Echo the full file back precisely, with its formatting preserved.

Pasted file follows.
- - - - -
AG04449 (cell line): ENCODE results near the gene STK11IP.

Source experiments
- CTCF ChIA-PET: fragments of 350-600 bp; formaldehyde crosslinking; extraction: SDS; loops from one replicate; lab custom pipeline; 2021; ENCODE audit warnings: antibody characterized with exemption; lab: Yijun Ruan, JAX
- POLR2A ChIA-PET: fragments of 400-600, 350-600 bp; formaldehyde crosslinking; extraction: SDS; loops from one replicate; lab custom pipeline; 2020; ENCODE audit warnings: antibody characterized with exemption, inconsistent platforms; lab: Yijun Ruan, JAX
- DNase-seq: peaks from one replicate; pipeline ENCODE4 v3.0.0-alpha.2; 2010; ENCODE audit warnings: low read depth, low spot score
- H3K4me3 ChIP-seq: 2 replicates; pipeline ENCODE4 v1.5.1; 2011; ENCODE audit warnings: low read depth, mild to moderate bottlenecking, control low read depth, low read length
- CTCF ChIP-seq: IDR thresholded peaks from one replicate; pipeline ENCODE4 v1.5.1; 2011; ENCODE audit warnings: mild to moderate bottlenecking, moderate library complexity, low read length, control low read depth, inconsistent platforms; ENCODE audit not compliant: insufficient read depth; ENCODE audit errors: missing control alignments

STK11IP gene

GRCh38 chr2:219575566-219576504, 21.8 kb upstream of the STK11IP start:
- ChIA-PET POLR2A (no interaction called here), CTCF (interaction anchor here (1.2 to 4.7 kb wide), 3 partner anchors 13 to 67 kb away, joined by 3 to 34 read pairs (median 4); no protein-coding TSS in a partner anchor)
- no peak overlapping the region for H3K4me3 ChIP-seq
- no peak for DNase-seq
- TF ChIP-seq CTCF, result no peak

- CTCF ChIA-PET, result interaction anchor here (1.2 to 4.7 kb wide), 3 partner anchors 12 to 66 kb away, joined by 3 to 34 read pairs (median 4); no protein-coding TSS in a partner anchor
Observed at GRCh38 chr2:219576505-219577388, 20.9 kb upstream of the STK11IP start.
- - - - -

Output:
AG04449 (cell line): ENCODE results near the gene STK11IP.

Source experiments
- CTCF ChIA-PET: fragments of 350-600 bp; formaldehyde crosslinking; extraction: SDS; loops from one replicate; lab custom pipeline; 2021; ENCODE audit warnings: antibody characterized with exemption; lab: Yijun Ruan, JAX
- POLR2A ChIA-PET: fragments of 400-600, 350-600 bp; formaldehyde crosslinking; extraction: SDS; loops from one replicate; lab custom pipeline; 2020; ENCODE audit warnings: antibody characterized with exemption, inconsistent platforms; lab: Yijun Ruan, JAX
- DNase-seq: peaks from one replicate; pipeline ENCODE4 v3.0.0-alpha.2; 2010; ENCODE audit warnings: low read depth, low spot score
- H3K4me3 ChIP-seq: 2 replicates; pipeline ENCODE4 v1.5.1; 2011; ENCODE audit warnings: low read depth, mild to moderate bottlenecking, control low read depth, low read length
- CTCF ChIP-seq: IDR thresholded peaks from one replicate; pipeline ENCODE4 v1.5.1; 2011; ENCODE audit warnings: mild to moderate bottlenecking, moderate library complexity, low read length, control low read depth, inconsistent platforms; ENCODE audit not compliant: insufficient read depth; ENCODE audit errors: missing control alignments

STK11IP gene

GRCh38 chr2:219575566-219576504, 21.8 kb upstream of the STK11IP start:
- ChIA-PET POLR2A (no interaction called here), CTCF (interaction anchor here (1.2 to 4.7 kb wide), 3 partner anchors 13 to 67 kb away, joined by 3 to 34 read pairs (median 4); no protein-coding TSS in a partner anchor)
- no peak overlapping the region for H3K4me3 ChIP-seq
- no peak for DNase-seq
- TF ChIP-seq CTCF, result no peak

- CTCF ChIA-PET, result interaction anchor here (1.2 to 4.7 kb wide), 3 partner anchors 12 to 66 kb away, joined by 3 to 34 read pairs (median 4); no protein-coding TSS in a partner anchor
Observed at GRCh38 chr2:219576505-219577388, 20.9 kb upstream of the STK11IP start.